Thoughts About Writing & Reading: There Are Reasons Noah Packed No Clothes
Author Guest Post
It’s coming up on the one-year anniversary of publication of my debut novel There are Reasons Noah Packed No Clothes. I wanted to share some thoughts about what it’s meant to me:
Few of us can imagine the anguish that precedes a suicide attempt and the wreckage involved in recovering from a failed suicide attempt. According to the U.S. Centers for Disease Control, suicide is the third leading cause of death in young people (15- to 24-year-olds) and the second-leading cause of death in college-age students. Suicide attempts occur up to 20 times more frequently than completed suicides. Suicide is the ultimate loss of self (the ultimate self-cancellation of self).
But who can speak for the suicide survivor? Only a suicide survivor.
I wrote my novel There are Reasons Noah Packed No Clothes from the perspective of a young man (19-year-old Richard Issych) suffering with undiagnosed clinical depression. Richard is a suicide survivor, and the novel begins with his “second birth”; that is, he wakes up in the inpatient unit from his failed attempt at killing himself: “Void, and he in its midst, rising, consciousness materializing, blank black blanketing him, warm, so he understood he was alive, failed to kill himself.”
His distress is like that of a newborn thrust violently into a world he didn’t ask to be brought into: he cannot communicate, light hurts, the world looks and feels foreign and frightening.
The novel is written in the close third person point of view, through Richard’s eyes. I tried writing from different points of view, like the father and the mother. There was a scene between them, at their home, that I started early on in the writing of the book, but I soon dropped it because it was opening up the world beyond Richard. And I felt the story had to remain in his confused, claustrophobic new world in the institution.
I also tried writing from the third person omniscient view. With this view I could dip into any character’s mind to offer up their thoughts or feelings. I wrote this view in several scenes—up to the scene with Richard sitting at the table with all the young residents—but gave up because I felt the story unraveling and becoming cumbersome and, again, losing its focus. The omniscient point of view is supposed to be the most freeing for a writer, but, with this novel, I found it suffocating. And frustrating.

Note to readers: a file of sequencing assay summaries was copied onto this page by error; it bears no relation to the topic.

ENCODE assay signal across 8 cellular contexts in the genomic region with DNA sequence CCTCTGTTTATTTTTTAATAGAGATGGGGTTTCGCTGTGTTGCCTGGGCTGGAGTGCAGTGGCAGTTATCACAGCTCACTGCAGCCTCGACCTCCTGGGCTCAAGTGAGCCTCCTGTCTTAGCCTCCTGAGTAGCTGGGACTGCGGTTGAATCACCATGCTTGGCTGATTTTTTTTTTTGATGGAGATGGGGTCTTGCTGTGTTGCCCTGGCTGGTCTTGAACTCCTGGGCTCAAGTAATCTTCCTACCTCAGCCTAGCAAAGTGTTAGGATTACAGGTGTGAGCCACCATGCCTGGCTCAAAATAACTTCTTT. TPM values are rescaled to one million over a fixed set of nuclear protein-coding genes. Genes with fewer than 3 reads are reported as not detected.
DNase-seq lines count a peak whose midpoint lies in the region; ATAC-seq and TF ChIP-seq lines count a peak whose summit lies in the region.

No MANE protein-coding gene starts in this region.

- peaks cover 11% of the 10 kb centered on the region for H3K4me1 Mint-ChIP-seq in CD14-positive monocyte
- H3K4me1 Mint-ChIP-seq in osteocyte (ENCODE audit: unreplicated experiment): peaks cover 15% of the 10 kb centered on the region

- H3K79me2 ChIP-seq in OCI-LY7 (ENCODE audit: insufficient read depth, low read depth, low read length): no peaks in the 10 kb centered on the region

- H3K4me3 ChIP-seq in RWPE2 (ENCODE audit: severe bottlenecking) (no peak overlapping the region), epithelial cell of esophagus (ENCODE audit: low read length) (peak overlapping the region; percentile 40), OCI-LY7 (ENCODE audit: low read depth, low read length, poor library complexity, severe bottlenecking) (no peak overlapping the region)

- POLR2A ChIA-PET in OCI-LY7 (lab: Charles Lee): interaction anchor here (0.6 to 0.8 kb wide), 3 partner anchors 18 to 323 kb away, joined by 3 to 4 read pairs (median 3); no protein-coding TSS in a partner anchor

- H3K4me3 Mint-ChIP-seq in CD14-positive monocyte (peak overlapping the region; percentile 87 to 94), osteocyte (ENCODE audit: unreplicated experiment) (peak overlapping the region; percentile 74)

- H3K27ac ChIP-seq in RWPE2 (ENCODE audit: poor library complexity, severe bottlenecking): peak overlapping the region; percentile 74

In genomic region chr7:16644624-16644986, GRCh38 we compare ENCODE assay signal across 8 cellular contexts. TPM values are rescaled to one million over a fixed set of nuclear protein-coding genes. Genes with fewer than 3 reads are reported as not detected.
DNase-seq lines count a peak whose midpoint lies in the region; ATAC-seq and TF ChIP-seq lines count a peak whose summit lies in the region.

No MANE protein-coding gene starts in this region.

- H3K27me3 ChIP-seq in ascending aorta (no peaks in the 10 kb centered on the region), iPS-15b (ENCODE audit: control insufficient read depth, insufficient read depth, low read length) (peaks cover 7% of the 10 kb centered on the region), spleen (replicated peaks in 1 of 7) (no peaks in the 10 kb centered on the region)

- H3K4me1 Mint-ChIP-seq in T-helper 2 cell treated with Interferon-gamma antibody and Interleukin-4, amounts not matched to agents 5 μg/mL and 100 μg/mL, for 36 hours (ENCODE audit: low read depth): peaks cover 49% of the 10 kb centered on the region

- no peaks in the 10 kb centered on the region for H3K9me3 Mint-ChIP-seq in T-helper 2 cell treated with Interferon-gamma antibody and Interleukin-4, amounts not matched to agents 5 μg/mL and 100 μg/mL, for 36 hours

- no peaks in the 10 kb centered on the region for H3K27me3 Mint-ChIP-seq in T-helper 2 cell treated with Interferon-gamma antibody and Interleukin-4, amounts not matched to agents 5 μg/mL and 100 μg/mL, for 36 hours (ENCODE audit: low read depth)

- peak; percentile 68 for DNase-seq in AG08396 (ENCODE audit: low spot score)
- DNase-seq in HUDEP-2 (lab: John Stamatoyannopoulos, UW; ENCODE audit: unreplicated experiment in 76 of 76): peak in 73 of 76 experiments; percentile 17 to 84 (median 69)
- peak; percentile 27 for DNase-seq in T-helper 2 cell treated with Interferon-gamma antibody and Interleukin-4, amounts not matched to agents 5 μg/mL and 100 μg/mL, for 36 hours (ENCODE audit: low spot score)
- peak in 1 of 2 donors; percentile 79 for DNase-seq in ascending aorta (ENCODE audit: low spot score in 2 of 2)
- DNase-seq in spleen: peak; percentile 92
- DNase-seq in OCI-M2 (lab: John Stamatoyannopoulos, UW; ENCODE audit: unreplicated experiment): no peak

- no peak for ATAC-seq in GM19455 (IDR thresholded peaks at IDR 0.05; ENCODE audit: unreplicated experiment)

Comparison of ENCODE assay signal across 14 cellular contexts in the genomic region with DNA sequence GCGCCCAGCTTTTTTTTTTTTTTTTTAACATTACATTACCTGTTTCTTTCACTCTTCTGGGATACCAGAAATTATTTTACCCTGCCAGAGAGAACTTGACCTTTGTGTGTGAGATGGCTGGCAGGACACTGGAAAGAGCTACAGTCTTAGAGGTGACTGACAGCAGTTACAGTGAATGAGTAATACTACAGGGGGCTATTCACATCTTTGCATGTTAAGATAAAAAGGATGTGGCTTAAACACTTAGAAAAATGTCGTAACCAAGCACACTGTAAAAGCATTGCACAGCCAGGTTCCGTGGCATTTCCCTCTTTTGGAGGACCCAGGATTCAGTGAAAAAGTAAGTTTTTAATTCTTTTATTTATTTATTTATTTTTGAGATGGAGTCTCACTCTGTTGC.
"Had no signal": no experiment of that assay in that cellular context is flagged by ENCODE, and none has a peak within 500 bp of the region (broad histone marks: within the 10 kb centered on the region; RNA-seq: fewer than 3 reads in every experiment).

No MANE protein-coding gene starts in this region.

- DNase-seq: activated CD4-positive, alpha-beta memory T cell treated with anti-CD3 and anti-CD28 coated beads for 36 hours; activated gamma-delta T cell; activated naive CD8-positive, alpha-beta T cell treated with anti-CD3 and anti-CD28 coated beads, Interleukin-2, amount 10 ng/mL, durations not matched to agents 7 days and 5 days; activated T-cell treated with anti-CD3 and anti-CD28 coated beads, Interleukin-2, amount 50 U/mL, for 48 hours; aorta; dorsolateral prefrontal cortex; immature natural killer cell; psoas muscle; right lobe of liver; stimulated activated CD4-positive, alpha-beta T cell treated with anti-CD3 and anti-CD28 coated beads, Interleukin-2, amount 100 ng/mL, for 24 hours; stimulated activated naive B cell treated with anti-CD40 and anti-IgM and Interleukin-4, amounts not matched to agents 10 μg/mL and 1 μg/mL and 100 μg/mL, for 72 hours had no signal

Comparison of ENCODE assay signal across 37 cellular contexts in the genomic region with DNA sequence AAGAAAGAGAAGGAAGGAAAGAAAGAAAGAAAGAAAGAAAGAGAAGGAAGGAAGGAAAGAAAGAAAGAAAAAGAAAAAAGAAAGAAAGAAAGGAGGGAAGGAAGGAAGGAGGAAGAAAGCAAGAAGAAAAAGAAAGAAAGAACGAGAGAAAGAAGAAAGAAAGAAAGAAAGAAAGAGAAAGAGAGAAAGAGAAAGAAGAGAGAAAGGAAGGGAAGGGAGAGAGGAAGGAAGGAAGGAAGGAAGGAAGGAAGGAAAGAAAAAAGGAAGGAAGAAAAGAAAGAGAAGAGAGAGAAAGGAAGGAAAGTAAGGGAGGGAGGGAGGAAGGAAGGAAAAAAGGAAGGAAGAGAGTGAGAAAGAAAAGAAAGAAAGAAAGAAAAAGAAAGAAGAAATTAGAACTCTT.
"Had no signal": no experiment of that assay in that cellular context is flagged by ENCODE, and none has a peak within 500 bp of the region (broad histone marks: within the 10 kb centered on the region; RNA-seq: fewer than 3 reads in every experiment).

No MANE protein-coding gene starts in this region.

I had to go back and smooth everything out. I felt that it had to be about Richard only. My gut was telling me that the story had to come back to him and his foggy, limited, disjointed, and sometimes stunted worldview and follow his effort to put back together the self he had longed to destroy. So that’s what I did.
My experience with the novel was one of discovery. I was discovering elements of the story as I was writing it, I was discovering Richard as I was writing him, and it felt like I was seeing unknown parts in myself, too. I hope, as you’re reading the novel, you’ll be able to discover something of your own journey inside Richard’s journey, re-discover your own timeless truths, and clarify your own needed reasons for being.
People have told me the novel is a difficult read, not only for the writing style but also for the subject matter. I wanted the writing style to flow naturally out of, and because of, the subject matter. So I’d suggest reading the book from Richard’s point of view. I know this will be challenging for most people, because most people have no experience with major depression that leads to suicide. But this is partly why we read fiction, isn’t it? We read fiction to discover and experience someone else’s life and, perhaps, along the way, to come to some new understanding of our own life and our own place in the world.
So, read the novel as if you are Richard, and let the words on the page become the words in your mind become the experience for you become you as it is happening. If you can experience Richard’s story in this way, you will have a glimpse into the mind of a young person working his way back from the brink of self-destruction. And a glimpse may work its way into understanding, or even sympathy or empathy.
4/5 Star Review of This Book: Here
Note: This giveaway will be mailed by the author. Robert is giving away one (1) signed paperback copy of There are Reasons Noah Packed No Clothes to a lucky winner in the USA or Canada. Winner will be chosen November 8th.